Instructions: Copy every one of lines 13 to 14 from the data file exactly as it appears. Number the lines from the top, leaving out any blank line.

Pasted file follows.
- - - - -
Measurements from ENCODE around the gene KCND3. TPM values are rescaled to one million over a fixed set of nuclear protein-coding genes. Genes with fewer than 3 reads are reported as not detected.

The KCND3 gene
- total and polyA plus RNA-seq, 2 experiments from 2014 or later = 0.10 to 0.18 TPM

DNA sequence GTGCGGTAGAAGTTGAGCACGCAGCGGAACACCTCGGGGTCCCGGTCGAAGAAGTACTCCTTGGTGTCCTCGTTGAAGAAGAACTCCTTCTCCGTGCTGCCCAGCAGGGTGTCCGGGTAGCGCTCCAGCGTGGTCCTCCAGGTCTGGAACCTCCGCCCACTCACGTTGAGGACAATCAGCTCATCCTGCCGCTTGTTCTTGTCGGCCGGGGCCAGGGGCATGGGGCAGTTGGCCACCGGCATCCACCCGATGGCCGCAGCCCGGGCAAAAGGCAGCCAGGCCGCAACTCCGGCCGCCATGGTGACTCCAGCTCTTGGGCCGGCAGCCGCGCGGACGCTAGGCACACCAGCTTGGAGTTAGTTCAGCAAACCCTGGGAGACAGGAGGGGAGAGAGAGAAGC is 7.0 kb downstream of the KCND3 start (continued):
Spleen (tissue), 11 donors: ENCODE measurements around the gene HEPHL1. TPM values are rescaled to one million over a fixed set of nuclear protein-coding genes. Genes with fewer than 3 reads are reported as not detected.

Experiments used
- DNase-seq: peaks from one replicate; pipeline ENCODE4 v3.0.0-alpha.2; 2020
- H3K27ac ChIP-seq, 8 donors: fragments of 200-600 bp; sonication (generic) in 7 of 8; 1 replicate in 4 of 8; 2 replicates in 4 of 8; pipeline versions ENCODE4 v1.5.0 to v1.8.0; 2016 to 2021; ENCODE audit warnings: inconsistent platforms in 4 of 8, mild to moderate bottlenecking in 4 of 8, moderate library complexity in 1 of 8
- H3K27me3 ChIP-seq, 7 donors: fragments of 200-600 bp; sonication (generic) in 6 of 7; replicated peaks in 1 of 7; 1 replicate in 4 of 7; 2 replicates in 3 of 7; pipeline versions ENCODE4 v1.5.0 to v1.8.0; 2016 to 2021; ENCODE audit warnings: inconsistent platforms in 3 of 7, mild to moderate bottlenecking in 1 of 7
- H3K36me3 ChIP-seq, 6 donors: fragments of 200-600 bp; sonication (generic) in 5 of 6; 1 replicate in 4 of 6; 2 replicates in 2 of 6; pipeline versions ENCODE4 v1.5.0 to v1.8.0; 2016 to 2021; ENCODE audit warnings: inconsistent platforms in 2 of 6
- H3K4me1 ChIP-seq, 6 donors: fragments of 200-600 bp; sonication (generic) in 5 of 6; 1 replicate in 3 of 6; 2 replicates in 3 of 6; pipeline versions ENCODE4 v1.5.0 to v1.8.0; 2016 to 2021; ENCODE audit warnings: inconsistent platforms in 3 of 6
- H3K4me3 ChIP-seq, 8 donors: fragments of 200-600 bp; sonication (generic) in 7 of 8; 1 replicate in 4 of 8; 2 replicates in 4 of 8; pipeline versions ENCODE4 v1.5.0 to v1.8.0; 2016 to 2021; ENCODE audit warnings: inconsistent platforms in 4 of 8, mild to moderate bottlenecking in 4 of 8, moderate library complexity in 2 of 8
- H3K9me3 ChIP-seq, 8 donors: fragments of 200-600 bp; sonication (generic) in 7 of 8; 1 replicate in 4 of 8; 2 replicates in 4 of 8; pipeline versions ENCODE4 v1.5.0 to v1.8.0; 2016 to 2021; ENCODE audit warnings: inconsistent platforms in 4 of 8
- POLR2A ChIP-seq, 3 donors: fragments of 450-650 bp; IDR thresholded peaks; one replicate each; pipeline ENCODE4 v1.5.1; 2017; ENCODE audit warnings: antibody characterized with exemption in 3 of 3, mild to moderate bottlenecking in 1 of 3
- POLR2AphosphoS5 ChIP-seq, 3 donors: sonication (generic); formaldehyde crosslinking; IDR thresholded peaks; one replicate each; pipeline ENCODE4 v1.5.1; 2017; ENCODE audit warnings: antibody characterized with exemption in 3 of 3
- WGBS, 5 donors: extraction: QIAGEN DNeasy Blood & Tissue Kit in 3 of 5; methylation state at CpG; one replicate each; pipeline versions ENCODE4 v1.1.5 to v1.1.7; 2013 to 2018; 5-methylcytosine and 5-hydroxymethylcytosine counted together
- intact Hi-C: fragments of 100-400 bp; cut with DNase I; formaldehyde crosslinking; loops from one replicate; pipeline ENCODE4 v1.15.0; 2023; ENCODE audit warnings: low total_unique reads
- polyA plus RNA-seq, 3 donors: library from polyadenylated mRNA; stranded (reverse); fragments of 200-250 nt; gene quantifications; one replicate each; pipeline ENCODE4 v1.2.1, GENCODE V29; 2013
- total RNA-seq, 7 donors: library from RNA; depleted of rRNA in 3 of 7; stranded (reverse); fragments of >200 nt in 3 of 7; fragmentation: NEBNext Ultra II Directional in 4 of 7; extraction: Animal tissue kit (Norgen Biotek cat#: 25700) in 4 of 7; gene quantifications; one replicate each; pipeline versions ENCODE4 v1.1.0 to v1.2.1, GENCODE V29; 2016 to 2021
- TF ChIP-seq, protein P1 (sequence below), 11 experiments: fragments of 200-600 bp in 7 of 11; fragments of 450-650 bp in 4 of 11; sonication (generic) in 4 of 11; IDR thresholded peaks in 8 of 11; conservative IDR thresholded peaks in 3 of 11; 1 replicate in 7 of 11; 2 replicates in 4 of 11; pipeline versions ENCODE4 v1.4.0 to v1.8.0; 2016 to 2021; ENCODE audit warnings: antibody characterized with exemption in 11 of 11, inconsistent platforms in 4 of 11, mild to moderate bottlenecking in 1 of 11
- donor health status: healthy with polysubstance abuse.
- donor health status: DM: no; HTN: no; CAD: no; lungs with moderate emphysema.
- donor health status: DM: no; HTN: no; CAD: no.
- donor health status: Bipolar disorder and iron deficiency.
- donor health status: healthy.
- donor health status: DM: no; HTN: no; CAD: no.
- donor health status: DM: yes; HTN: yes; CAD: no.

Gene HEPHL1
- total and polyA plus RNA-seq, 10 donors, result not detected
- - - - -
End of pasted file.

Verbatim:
- H3K9me3 ChIP-seq, 8 donors: fragments of 200-600 bp; sonication (generic) in 7 of 8; 1 replicate in 4 of 8; 2 replicates in 4 of 8; pipeline versions ENCODE4 v1.5.0 to v1.8.0; 2016 to 2021; ENCODE audit warnings: inconsistent platforms in 4 of 8
- POLR2A ChIP-seq, 3 donors: fragments of 450-650 bp; IDR thresholded peaks; one replicate each; pipeline ENCODE4 v1.5.1; 2017; ENCODE audit warnings: antibody characterized with exemption in 3 of 3, mild to moderate bottlenecking in 1 of 3